Jim, Willa, and June,
I'll get to June's question about how the gig has changed after this public service message for everything British, sincere, and PBS-y: Leave Last Tango in Halifax alone! Admittedly, I haven't seen it. But as a fan of U.K. imports from way back, I feel compelled to defend anything that involves tea and British people wearing sensible sweaters. And that is my stealth way of advertising my affection for Call the Midwife, quite possibly the least heralded show of the recent wave of Interesting Shows From Elsewhere. It's about women delivering babies in a poor neighborhood, and it's so much sweeter and less dark than that description makes it sounds. There is a real streak of kindness in so many of the shows we've been discussing (well, not The Following); Call the Midwife isn't perfect but it's extraordinarily sincere and positively glows with good intentions. I will fight June over which U.K. actress in an underrated import is more delightful, Sarah Lancaster or Miranda Hart. You are all the witnesses to the challenge I'm issuing to June: Cardigans at dawn, madam!
To answer your question about how the job has changed: tremendously, but I’ve mostly given up weekly reviews because there’s just a ridiculous amount of TV to cover. (I did write them for Breaking Bad and I'll continue to do them for Mad Men.) My general rule for everything else is: I'm not going say anything unless I have something to say. It took me a while to learn that, but I find that the reviews or essays that I can't stop myself from writing at 2 a.m. because ideas are buzzing around my head like overcaffeinated wasps are the posts people respond to most strongly. It's not a given that I'll review any particular show, at its premiere, during its run, or when it's over. Sure, there are shows I'm extremely likely to review, but nothing is written in stone.
I know all of us approach our job differently, so if others don't agree with the following, I understand, but I like the idea of serving as a tiny quality-control valve within the vast machinery of the media. I think part of my job is to serve as a time-saver for readers; I assume they’re as busy as me. Critical mass can be a sieve, if you will—catching the good stuff and letting the bad stuff go. As for what I'll watch on an ongoing basis, it really depends, but the bar has been raised there. Let's say a show is putting out a solid, dependably decent string of episodes that you'd give a "B" grade to. It might get one review, but unless that show speaks to me in some major way or does something notable, I'm probably going to move on.
That said, I totally take Willa's point that there are shows that you know are flawed—sometimes deeply flawed—but they just hit some pleasure spot in your brain, so you stick with them. I mean, if we can't have some fun in this job, why bother? I watch things like the animated Regular Show with my son. But's so surreal and goofy—it features a talking gumball machine that turns red when it's angry—that I just don't care that it features a deus ex machina almost every week.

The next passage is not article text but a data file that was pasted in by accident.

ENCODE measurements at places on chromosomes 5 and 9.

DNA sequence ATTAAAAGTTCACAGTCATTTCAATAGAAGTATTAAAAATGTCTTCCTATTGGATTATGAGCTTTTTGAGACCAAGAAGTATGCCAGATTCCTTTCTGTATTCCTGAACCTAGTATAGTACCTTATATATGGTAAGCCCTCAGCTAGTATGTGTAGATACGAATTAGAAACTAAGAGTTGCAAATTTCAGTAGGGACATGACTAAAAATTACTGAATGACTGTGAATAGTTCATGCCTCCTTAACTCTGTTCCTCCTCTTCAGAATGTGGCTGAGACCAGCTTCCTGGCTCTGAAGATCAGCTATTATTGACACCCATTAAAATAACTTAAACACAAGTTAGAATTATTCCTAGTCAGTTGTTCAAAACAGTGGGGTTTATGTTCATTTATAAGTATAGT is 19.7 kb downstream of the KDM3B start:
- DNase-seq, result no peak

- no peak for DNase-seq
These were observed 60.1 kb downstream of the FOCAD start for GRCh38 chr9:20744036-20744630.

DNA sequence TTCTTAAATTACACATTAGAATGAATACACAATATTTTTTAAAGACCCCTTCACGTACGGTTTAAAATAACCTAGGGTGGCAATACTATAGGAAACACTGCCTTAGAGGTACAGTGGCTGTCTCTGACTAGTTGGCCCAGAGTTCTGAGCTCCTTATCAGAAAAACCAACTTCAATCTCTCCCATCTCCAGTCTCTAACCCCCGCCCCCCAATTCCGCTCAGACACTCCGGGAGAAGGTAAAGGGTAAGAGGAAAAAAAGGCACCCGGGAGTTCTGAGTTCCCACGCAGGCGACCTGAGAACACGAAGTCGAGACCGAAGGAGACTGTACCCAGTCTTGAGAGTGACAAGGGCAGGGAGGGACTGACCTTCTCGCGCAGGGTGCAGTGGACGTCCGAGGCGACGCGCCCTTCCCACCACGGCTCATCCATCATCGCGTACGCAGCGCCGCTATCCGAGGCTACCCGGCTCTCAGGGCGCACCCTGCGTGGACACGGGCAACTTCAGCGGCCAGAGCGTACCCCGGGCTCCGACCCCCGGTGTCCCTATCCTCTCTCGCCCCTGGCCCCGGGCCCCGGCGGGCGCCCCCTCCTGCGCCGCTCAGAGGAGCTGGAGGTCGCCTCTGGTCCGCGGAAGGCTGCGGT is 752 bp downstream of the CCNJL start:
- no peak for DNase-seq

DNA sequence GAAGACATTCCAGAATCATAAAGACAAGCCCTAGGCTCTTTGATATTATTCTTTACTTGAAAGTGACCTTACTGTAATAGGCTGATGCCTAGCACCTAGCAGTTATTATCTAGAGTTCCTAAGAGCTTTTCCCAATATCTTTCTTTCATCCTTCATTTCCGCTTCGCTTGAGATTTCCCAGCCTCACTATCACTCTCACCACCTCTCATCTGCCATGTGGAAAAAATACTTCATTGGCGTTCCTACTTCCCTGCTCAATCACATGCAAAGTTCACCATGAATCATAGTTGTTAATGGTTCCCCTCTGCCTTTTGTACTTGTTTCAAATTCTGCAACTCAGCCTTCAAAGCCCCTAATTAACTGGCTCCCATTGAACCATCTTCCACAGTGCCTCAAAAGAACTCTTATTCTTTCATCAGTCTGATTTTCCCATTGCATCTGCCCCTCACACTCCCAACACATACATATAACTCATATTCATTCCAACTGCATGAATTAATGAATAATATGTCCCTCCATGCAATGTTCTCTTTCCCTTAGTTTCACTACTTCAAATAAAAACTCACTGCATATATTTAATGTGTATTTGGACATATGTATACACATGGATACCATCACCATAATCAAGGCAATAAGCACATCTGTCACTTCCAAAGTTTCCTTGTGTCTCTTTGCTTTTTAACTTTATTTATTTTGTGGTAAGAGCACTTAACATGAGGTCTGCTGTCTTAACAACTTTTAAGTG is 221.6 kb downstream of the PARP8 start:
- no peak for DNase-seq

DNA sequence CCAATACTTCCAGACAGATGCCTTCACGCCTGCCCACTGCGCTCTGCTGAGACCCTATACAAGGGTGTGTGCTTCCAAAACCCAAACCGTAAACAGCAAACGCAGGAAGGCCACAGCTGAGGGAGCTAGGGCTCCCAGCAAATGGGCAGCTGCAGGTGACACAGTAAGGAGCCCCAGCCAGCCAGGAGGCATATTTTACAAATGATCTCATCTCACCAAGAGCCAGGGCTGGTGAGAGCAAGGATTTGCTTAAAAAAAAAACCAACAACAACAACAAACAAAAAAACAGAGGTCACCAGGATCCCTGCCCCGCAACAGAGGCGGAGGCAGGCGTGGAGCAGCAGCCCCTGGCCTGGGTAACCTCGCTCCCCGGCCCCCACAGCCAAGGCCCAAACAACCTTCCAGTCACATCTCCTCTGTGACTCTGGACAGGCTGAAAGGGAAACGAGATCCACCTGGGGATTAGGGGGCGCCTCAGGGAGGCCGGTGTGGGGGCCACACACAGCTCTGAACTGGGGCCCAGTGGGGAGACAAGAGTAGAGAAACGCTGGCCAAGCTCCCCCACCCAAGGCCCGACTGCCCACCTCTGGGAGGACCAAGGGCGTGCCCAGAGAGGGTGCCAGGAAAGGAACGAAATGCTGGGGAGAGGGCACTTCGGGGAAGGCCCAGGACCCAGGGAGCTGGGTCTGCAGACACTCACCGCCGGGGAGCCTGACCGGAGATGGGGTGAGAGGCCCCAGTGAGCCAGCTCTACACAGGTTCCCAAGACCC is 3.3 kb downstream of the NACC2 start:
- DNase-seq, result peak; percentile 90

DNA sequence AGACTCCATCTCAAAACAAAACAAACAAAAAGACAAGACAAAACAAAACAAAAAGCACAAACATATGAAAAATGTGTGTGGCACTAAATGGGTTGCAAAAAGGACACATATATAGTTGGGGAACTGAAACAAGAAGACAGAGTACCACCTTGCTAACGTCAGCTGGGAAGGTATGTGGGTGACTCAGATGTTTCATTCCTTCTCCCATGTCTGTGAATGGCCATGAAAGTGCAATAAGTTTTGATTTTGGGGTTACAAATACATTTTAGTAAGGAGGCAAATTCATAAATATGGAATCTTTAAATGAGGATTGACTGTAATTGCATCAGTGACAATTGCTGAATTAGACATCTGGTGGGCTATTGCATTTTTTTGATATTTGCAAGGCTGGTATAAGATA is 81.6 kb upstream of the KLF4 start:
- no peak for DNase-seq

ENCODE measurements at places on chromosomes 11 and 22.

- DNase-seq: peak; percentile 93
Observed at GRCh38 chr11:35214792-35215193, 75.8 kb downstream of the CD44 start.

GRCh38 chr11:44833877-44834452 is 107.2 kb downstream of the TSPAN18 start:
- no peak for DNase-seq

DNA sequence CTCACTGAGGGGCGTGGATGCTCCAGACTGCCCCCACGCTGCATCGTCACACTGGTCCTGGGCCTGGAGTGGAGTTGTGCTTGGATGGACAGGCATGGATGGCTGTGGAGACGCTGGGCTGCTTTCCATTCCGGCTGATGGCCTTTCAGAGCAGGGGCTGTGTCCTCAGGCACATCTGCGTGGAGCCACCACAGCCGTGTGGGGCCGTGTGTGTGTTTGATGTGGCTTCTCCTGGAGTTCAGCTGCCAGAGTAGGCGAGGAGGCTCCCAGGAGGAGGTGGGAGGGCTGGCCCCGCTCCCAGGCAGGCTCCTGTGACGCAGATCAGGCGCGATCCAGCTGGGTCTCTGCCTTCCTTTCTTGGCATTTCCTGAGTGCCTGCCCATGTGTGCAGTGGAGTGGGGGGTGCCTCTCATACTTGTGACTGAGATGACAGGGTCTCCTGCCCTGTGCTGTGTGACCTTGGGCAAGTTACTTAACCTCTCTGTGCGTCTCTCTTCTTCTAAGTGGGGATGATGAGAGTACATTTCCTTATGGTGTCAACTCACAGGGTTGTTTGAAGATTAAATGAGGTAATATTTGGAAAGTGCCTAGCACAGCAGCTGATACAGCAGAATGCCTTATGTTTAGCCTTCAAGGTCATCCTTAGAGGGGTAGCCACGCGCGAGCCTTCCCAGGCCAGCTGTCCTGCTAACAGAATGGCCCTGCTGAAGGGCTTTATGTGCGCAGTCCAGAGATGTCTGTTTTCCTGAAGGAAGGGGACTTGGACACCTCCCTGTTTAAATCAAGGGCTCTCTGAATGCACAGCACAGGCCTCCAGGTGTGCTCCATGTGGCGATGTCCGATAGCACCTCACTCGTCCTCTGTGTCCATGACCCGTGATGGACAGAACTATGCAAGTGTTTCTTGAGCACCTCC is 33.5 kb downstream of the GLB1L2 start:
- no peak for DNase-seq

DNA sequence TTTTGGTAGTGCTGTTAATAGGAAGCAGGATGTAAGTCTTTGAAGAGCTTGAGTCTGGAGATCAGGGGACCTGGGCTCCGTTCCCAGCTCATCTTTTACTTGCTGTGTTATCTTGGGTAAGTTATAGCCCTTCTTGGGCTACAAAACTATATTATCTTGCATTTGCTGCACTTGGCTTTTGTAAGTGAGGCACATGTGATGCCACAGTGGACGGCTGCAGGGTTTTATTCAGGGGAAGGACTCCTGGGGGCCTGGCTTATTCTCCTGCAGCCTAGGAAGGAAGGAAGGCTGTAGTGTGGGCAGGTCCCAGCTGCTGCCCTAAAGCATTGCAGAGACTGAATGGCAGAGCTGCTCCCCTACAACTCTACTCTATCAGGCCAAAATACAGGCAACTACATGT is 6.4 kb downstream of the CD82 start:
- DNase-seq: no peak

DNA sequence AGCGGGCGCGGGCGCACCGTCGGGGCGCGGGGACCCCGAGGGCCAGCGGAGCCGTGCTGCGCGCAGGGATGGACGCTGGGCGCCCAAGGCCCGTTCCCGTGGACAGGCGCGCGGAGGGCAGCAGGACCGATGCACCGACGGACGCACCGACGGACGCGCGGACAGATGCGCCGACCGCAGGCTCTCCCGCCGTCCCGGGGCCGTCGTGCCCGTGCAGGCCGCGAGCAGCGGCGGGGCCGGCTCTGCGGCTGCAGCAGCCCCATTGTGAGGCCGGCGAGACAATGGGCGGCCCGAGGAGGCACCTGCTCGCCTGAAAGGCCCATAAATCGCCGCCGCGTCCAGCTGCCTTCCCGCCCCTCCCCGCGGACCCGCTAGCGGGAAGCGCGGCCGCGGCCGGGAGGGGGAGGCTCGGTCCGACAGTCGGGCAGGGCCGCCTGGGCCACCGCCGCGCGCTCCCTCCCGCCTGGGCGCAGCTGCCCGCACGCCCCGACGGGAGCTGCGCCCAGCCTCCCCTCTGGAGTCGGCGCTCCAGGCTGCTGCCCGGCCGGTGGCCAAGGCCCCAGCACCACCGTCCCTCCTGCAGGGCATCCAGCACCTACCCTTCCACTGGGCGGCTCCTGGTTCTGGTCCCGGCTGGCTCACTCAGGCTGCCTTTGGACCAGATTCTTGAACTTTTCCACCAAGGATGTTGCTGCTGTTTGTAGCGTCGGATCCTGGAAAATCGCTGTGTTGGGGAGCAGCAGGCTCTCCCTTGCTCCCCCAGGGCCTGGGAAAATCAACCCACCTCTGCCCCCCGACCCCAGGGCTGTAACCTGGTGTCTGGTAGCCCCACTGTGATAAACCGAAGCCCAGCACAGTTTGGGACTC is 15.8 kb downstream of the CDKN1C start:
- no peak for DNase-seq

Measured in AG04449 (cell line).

How do we pick what to write about? For me, it often comes down to whether a show is doing something new, aesthetically or thematically, or experimenting in fruitful ways with characters or storytelling. If not, is its riff on those things somehow fresh, distinctive or compelling? Is it following a very old format but doing something thoughtful, weird, beautiful or disturbing with it? Does this show have a reason to live? Does it move me, even a little? Or was it thought up by a room full of robots in order to please a focus group? If there's even a drop of sincerity, originality or creativity in a show, I'll give it a chance. The kind of bland, rote, we-have-to-put-something-on-the-air TV that we often get or the "prestige" shows that fail to raise my pulse—those shows just aren't worth the time it takes to dismiss them (well, maybe they get one tweet).
That brings me to Hannibal, which does fulfill some of the criteria above for me. I completely understand why it's hard to watch. There's an element of earnest effort to Hannibal, and that buys the show a lot of credit with me. Hannibal is trying to understand and depict the roots and causes of violence. It's trying—and I think succeeding—in showing the effects of violence on Will Graham and others. Behind all the baroque gore—which certainly disturbs me at times, as I think it is meant to—the impulse is infused with sincerity. Like American Horror Story at its best, Hannibal wants to understand human nature and the impulses and desires that make some people act in ways that are less than human—or superhuman.
So whatever you want to say about Hannibal—and I find its intensity (especially its overdone sound design) intolerable at times, too—I think you have to admit that it's about something. There are some ideas there. The only idea behind The Following, on the other hand, is to get a number. There's no sincerity and the only effort involves juicing a mishmash of tired and exploitative serial-killer tropes in order to stay on the air. It's crass and dumb and there is no there there. As Max from the dearly departed Happy Endings would say, "Pass. Hard pass."
So intent and execution matter, but so do so many other factors. And even when the intent and execution and aesthetics are at the highest levels … If we're going to talk about the things that disturbed us most this year, the Breaking Bad episode “Ozymandias” contained the most dislocating, nausea-inducing scenes of the year. The phone call, Walt looming over his terrorized family like a vengeful demon, Skyler's distress—all of those things represented the culmination of a show at the very top of its game.
Yet I would pay good American money not to have to see that again. That's a lie. I will watch that scene again someday, probably. But not for a long, long time.